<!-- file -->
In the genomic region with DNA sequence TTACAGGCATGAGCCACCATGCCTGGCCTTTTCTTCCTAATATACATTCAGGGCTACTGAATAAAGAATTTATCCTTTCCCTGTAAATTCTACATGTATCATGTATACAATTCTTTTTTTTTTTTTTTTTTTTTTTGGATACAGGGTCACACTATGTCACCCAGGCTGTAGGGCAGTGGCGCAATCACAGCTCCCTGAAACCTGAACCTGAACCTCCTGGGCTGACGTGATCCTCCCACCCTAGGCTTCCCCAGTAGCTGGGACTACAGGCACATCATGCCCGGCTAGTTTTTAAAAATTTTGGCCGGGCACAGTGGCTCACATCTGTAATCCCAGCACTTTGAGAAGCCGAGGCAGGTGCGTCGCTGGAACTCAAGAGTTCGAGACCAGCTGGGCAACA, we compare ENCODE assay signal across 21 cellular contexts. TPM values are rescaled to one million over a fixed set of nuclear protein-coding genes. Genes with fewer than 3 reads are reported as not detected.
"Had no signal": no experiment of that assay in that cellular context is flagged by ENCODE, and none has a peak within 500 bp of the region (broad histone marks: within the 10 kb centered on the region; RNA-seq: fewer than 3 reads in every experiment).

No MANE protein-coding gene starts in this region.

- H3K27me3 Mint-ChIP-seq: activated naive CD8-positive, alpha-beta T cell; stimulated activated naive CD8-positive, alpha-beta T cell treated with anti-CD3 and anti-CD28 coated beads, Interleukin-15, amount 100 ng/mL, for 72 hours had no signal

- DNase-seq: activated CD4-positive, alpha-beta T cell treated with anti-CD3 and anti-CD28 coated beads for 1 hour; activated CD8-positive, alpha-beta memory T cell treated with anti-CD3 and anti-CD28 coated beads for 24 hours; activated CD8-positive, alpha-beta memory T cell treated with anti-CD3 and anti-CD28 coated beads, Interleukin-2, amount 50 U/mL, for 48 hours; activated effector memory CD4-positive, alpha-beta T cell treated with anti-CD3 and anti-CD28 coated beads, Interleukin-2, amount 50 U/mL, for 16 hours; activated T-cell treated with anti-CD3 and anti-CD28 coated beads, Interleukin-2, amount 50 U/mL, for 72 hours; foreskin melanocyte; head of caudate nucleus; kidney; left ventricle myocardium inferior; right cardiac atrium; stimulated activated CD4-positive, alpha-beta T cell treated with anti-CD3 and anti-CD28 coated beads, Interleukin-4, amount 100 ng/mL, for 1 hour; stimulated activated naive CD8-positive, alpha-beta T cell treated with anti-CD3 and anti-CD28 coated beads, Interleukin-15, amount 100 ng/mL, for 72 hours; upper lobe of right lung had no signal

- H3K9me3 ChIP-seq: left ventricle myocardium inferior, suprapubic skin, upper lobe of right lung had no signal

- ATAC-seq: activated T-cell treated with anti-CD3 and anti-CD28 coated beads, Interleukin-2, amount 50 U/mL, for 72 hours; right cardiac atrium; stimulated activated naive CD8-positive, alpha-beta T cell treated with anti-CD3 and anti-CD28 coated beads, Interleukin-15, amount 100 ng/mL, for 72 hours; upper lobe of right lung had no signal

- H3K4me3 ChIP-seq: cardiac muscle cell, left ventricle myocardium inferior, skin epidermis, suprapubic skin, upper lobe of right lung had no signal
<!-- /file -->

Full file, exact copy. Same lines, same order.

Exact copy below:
In the genomic region with DNA sequence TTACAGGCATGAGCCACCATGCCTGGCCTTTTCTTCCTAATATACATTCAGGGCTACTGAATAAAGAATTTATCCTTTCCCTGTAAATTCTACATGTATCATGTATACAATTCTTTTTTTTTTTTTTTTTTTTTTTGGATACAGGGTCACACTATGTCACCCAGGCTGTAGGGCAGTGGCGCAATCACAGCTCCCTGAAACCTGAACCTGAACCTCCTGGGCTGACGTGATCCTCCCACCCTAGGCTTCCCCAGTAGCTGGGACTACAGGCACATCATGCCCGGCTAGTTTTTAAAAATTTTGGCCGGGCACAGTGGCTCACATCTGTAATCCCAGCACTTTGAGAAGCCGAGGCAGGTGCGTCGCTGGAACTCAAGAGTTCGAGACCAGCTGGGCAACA, we compare ENCODE assay signal across 21 cellular contexts. TPM values are rescaled to one million over a fixed set of nuclear protein-coding genes. Genes with fewer than 3 reads are reported as not detected.
"Had no signal": no experiment of that assay in that cellular context is flagged by ENCODE, and none has a peak within 500 bp of the region (broad histone marks: within the 10 kb centered on the region; RNA-seq: fewer than 3 reads in every experiment).

No MANE protein-coding gene starts in this region.

- H3K27me3 Mint-ChIP-seq: activated naive CD8-positive, alpha-beta T cell; stimulated activated naive CD8-positive, alpha-beta T cell treated with anti-CD3 and anti-CD28 coated beads, Interleukin-15, amount 100 ng/mL, for 72 hours had no signal

- DNase-seq: activated CD4-positive, alpha-beta T cell treated with anti-CD3 and anti-CD28 coated beads for 1 hour; activated CD8-positive, alpha-beta memory T cell treated with anti-CD3 and anti-CD28 coated beads for 24 hours; activated CD8-positive, alpha-beta memory T cell treated with anti-CD3 and anti-CD28 coated beads, Interleukin-2, amount 50 U/mL, for 48 hours; activated effector memory CD4-positive, alpha-beta T cell treated with anti-CD3 and anti-CD28 coated beads, Interleukin-2, amount 50 U/mL, for 16 hours; activated T-cell treated with anti-CD3 and anti-CD28 coated beads, Interleukin-2, amount 50 U/mL, for 72 hours; foreskin melanocyte; head of caudate nucleus; kidney; left ventricle myocardium inferior; right cardiac atrium; stimulated activated CD4-positive, alpha-beta T cell treated with anti-CD3 and anti-CD28 coated beads, Interleukin-4, amount 100 ng/mL, for 1 hour; stimulated activated naive CD8-positive, alpha-beta T cell treated with anti-CD3 and anti-CD28 coated beads, Interleukin-15, amount 100 ng/mL, for 72 hours; upper lobe of right lung had no signal

- H3K9me3 ChIP-seq: left ventricle myocardium inferior, suprapubic skin, upper lobe of right lung had no signal

- ATAC-seq: activated T-cell treated with anti-CD3 and anti-CD28 coated beads, Interleukin-2, amount 50 U/mL, for 72 hours; right cardiac atrium; stimulated activated naive CD8-positive, alpha-beta T cell treated with anti-CD3 and anti-CD28 coated beads, Interleukin-15, amount 100 ng/mL, for 72 hours; upper lobe of right lung had no signal

- H3K4me3 ChIP-seq: cardiac muscle cell, left ventricle myocardium inferior, skin epidermis, suprapubic skin, upper lobe of right lung had no signal